It has been a looooooong time since I have had to use this concept with my little man. He is nine already (giant gasp), unfortunately for him I still see this little baby face when I look at him. Super unfortunate when his friends are around and I want to smother him with kisses, that are now wiped off. ***But, when no one is around he melts back into that little boy and loves to snuggle his mama (shhh don’t tell).
Before he matured into the well mannered little man he is today he was a toddler, yikes! Somewhere early on in my parenting adventure I heard of this new spin on an old classic. Instead of “time out” we adopted a “thinking chair”. It was amazing. I have since passed this trick on to many friends, with tons of positive feedback. My little guy is extremely literal. The thing about this concept is time outs are meant for thinking, reflecting, learning, and growing. However if that is not clearly outlined most kids just sit there wait for the allotted time to pass, and go back to whatever they were doing. Usually their foul mood has passed, but did they learn from that experience, mmm maybe.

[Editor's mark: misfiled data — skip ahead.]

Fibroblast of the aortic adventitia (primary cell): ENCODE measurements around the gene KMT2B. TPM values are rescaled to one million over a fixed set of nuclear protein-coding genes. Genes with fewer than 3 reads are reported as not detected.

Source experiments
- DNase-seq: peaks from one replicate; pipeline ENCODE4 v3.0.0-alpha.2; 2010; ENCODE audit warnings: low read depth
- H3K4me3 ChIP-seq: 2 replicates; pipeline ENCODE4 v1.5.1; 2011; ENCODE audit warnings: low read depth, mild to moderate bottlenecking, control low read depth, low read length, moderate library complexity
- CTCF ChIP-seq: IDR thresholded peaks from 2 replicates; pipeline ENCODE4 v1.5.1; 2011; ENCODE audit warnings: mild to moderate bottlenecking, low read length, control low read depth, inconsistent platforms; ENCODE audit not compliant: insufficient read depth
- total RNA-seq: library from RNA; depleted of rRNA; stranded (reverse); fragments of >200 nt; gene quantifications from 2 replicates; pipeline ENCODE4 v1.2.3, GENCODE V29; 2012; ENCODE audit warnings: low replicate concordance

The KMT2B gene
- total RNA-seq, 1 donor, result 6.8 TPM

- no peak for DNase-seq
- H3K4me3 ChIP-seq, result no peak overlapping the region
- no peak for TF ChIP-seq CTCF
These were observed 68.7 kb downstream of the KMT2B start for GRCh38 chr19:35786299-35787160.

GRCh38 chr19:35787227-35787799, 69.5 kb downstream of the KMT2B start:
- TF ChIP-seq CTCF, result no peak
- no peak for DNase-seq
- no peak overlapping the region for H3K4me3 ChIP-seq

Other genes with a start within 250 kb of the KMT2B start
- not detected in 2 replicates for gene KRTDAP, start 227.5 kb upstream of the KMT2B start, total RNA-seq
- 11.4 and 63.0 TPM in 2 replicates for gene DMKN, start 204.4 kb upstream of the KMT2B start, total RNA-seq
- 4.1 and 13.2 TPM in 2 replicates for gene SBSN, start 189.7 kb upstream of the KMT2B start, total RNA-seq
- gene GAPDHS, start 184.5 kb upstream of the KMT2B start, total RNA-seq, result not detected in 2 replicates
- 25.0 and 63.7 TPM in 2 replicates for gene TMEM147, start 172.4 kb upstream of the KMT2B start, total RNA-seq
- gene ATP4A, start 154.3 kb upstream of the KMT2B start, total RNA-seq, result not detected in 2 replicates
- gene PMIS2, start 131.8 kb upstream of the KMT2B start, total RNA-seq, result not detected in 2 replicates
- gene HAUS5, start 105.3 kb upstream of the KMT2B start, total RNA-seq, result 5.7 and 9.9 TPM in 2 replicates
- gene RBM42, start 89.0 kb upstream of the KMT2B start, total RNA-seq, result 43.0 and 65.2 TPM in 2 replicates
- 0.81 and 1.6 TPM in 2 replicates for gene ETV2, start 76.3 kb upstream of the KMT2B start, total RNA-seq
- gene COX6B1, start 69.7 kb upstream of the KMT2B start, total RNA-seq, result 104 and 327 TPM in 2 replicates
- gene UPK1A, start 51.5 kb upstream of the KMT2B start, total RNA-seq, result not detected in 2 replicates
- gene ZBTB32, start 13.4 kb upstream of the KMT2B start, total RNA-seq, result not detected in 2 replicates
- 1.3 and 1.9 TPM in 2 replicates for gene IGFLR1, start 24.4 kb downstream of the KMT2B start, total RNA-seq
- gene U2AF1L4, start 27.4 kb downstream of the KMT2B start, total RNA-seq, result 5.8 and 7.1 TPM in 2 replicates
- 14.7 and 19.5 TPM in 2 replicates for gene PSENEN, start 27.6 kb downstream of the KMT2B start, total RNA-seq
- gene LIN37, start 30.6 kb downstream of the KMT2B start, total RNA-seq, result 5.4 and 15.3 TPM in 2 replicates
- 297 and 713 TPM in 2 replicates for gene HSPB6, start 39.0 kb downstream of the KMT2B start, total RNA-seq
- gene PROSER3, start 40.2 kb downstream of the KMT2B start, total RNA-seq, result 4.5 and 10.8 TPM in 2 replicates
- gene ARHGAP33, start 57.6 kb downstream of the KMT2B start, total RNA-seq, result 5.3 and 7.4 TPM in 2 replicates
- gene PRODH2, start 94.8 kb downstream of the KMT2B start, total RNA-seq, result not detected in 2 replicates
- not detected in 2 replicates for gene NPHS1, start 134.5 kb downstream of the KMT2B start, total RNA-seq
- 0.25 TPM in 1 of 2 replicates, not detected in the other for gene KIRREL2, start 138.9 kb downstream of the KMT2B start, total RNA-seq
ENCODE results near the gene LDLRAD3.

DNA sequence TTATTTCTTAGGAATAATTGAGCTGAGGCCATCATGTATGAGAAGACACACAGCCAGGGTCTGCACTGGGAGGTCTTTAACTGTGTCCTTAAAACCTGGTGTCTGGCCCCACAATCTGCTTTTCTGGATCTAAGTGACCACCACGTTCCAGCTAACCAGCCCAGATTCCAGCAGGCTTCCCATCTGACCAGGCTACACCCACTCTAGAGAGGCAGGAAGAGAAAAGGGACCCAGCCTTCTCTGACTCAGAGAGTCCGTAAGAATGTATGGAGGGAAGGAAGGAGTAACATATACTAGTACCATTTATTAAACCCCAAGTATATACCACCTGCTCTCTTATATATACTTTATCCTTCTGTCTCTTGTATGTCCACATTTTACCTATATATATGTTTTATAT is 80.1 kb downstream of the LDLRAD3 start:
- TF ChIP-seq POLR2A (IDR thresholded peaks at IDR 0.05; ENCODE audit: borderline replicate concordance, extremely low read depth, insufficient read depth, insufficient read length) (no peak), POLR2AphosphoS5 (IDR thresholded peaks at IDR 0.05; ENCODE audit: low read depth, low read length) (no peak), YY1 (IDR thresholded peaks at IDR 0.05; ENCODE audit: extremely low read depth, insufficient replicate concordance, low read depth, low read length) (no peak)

When I sent little man to the” thinking chair ” (we had a designated spot everywhere we went) he knew he had to think while he was there. I, of course, did the classic rule of making him wait in correlation with his current age (ie 4 minutes for a 4 year old). Very early on I started asking him questions before he could get up. As he got older the questions and answers became more in depth. It was very important to me that he understood:
What actions led to the thinking chair
How those actions affected those around him
How he would feel if the situation were reversed
How he could have handled the situation in the future
How to right his wrong and apologize
This was a great exercise. He quickly learned what was expected when he was sent to think. There were even times when he sent himself there, and even now that he is older he will say he needs some time when he gets in a mood. That is so important for people to recognize when they just need to step back and gather their thoughts. The one thing I hear across the board from all of his teachers is how well mannered and thoughtful of others he is. He learned early on to think about how his actions and words can affect other people.
Anyone who has met me knows, I LOVE communication! This exercise with little man really developed our dialog in tough situations. To this day he is a great communicator and problem solver, and I thank that little Mator Chair where all of his thinking began! I know this may seem obvious to some people, but I was a YOUNG mom and this helped me a lot.